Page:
This website uses cookies to ensure you have the best experience. Learn more

Dracula By Bram Stoker Essay

1316 words - 6 pages

As the saying goes, “Women can do everything Men can do.” In the Gothic Novel Dracula by Bram Stoker, there is a constant theme of sexuality, from both male and females in society. In the Victorian era, the roles of male and females have caused a lot of tension. After reading Dracula, some would argue the roles men and women hold in society. As mentioned in Dr. Seward’s Dairy from Val Halsing., “Ah, that wonderful Madam Mina! She has man’s brain—a brain that a man should have were he much gifted—and a woman’s heart. The good God fashioned her for a purpose, believe me, when He made that so good combination” (Stoker and Hindle, 2003 250). A women’s mind is not the always the first thing on a males mind. Some would overlook what a woman really has to offer.
In Case's article “Tasting the Original Apple,” it talks about the role that now the new woman has and how it comes into conflict with how men react towards it as stated “Dracula is often read as a largely reactionary response to the threat of autonomous female sexuality posed by the phenomenon of the "New Woman," with its anxieties about female sexuality being most clearly visible in Lucy Westenra's story. Particularly once she has been "vamped," Lucy's sexual assertiveness seems to link her with the New Woman. But Lucy's actions as a vampire, like those of the "awful women" (42) Jonathan encounters at Dracula's castle, perhaps owe less to the specific threat posed by the New Woman's insistence on sexual autonomy than to the ambivalences built into the model of Victorian womanhood from the start. Since ideal womanhood (and the ground of male desire) was characterized by a combination of total sexual purity and at least the potential for passionate devotion to a man, this model risked undermining the supposed grounds of male love at the moment of its consummation” (Case, 1993). Both males and females have had to overcome the challenges that came along with the Count Dracula. We first come into sexuality in the beginning of the novel, with Jonathan Harker. Jonathan Harker is a solicitor; he is in Transylvania to help Dracula. The one-day Jonathan decides to walk around he finds a room and falls asleep. Next, we introduce three women. Some say they are Dracula’s brides. In this scene, sexuality comes into play with Jonathan having to resist temptations from the three women that appeared in the room. Jonathan said, "I felt in my heart a wicked, burning desire that they would kiss me with their red lips… I was afraid to raise my eyelids, but looked out and saw perfectly under the lashes” (Stoker and Hindle, 2003 45). At the time Jonathan is engaged to Mina Murray however Jonathan being a man cannot hold back his true feelings to having three women and the thought he could have them for himself until Dracula steps in. In the article “Productive Fear: Labor, Sexuality, and Mimicry in Bram Stoker's Dracula” by Eric Kwan-Wai Yu, there is a part where it talks about the how sometimes it is not in human...

Find Another Essay On Dracula by Bram Stoker

Dracula by Bram Stoker: Modern Man to Enduring Romance

1982 words - 8 pages In Bram Stoker’s Dracula, Dracula is representative of the superhuman ideal that man is striving to achieve. Dracula is a strong willed, powerful, brilliant masculine figure, and through these characteristics, he appeals to the contemporary reader. By the late 20th and early 21st century, vampires have been transformed into creatures that offer endless happiness and immortality on earth. Such a transformation can be seen in Francis Ford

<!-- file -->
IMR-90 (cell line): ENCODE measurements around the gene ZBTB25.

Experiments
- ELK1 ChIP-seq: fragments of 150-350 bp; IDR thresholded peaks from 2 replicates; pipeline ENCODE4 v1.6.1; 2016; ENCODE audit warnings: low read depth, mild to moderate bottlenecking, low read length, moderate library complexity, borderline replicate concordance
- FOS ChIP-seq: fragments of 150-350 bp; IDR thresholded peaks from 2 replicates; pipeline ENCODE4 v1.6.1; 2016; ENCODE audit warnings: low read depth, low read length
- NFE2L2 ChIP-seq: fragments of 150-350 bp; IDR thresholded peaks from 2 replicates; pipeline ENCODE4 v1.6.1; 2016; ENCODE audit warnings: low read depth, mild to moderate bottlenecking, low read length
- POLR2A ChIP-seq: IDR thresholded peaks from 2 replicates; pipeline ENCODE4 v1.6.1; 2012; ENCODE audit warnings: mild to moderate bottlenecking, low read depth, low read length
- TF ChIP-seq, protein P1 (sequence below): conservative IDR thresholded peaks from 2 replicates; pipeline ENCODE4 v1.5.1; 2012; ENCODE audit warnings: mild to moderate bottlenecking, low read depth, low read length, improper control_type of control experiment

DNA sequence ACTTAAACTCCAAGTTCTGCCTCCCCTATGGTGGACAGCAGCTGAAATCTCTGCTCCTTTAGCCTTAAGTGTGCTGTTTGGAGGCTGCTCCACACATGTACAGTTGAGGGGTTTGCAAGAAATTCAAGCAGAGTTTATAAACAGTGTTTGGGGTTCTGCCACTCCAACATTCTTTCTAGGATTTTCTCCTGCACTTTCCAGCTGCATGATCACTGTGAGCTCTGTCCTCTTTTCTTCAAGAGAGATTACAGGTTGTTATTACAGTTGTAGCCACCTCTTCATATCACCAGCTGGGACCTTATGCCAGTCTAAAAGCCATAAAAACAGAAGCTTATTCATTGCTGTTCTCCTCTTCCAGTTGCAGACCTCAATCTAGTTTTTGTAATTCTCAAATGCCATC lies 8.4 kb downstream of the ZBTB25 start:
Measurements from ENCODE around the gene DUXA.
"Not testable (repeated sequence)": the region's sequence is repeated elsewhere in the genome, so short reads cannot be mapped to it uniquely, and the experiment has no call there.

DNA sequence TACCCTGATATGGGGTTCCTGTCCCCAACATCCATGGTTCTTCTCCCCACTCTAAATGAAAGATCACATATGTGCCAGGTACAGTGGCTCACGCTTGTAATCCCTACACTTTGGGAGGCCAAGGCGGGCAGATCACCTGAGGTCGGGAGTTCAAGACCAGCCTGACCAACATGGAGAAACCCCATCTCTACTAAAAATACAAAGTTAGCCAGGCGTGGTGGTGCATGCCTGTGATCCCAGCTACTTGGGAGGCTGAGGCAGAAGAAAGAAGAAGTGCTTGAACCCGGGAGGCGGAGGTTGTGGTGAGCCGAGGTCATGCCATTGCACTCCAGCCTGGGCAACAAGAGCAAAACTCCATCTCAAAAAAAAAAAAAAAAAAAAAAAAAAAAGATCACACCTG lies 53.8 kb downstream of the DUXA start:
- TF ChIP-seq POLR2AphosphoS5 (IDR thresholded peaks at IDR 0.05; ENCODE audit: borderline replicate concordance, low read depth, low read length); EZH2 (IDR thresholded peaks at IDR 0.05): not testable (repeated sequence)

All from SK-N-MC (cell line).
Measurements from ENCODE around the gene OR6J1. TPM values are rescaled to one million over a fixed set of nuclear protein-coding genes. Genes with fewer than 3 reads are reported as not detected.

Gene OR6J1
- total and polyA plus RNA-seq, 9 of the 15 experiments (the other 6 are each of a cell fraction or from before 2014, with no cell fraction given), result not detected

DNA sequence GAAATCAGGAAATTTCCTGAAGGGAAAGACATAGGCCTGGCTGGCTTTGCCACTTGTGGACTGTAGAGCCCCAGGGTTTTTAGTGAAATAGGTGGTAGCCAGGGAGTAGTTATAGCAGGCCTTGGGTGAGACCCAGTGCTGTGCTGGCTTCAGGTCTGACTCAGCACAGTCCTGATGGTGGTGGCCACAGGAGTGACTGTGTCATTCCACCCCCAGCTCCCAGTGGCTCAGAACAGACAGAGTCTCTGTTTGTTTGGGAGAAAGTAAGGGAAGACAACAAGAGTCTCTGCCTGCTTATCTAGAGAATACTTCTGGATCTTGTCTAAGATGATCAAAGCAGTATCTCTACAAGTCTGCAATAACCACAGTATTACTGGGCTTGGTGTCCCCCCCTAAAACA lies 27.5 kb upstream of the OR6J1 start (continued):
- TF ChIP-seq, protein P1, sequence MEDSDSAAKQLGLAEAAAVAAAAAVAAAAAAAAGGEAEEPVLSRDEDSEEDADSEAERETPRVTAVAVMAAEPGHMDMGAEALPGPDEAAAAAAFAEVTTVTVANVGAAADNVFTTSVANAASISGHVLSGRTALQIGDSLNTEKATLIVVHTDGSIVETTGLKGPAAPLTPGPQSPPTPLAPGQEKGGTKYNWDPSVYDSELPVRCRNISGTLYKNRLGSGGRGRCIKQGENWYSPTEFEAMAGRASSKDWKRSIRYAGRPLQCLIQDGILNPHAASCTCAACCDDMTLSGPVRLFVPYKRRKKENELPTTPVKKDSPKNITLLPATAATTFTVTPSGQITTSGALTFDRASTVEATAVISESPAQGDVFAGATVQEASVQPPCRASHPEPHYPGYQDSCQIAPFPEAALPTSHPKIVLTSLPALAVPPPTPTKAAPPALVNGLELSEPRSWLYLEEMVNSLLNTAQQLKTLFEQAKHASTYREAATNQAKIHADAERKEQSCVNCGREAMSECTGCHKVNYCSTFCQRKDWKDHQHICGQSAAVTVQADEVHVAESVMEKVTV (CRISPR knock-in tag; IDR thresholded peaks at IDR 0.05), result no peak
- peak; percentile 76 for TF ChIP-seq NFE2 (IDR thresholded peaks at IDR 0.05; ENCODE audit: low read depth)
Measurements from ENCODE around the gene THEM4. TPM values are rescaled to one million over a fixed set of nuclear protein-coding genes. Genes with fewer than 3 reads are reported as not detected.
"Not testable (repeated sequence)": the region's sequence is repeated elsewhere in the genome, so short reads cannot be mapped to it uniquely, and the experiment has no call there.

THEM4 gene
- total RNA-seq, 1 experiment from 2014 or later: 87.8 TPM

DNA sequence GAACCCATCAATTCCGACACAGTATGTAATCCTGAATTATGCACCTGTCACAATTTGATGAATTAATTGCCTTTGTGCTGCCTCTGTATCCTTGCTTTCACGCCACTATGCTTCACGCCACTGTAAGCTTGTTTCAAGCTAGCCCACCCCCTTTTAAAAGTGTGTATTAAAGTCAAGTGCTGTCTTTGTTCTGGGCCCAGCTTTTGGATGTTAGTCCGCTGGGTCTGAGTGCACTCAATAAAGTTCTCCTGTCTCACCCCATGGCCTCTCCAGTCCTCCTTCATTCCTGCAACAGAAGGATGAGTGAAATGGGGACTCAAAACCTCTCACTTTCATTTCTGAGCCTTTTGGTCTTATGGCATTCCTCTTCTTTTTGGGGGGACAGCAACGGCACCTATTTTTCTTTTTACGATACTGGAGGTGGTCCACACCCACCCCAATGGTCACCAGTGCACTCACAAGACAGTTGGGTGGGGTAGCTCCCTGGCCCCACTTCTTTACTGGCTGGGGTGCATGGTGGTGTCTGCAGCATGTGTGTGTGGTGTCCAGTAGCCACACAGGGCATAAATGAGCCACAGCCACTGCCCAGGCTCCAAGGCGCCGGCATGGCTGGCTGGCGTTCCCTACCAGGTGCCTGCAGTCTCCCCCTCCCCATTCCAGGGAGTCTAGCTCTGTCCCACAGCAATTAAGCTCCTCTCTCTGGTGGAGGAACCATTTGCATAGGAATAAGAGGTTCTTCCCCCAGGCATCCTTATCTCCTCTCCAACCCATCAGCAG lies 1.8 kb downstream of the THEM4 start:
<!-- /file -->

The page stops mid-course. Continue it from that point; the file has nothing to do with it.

Vlad Dracula: Origin of the Vampire by Bram Stoker

1604 words - 6 pages It has been nearly one hundred and seventeen years since Bram Stoker published his ground breaking novel entitled “Dracula” and only twenty-two years since the movie “Bram Stoker’s Dracula”, a film based upon the novel, was unleashed upon the world. The book and the movie were a success and influenced the creation of a genre that still is seen today in pop culture. Though many raved about the story, no one ever explored the source of this

What makes "Good" Characters Good in "Dracula" by Bram Stoker

741 words - 3 pages In the book Dracula by Bram Stoker, he portrays the good characters as people who would wilfully go out of their way to help people without expecting anything in return. Some examples of this would be Dr. Van Helsing and his friends and people who try to help Lucy get back to normal. An example of why Van Helsing is so good is that when Dr. Seward asked him to come help Lucy when she was sick, he stopped whatever work he was doing and went to

Good and Evil in Dracula by Bram Stoker

753 words - 3 pages What if in between good and evil did not exist? Where would you stand? Today, it is believed that everyone was born with the slightest bit of evil in them. In the Victorian Era, this theory would be considered very wrong, because one would either be all good, or all evil. In Dracula, by Bram Stoker, good versus evil was symbolised throughout the book as two antithetical forces without an in between. By clearly demonstrating the relationship

The Most Famous Vampire: Dracula Written by Bram Stoker

1536 words - 7 pages is a beloved fictional character for authors to write about. (Vampire Myths, n.d.) The most famous vampire is Dracula, the main character in the book Dracula written by Bram Stoker in 1897. It is said that Stoker was inspired by the Transylvanian Prince VladIII, also known as Vlad Dracula, but other than the name there are not many similarities that prove he was Stoker’s role model. Before Stoker shocked the world with his novel, John William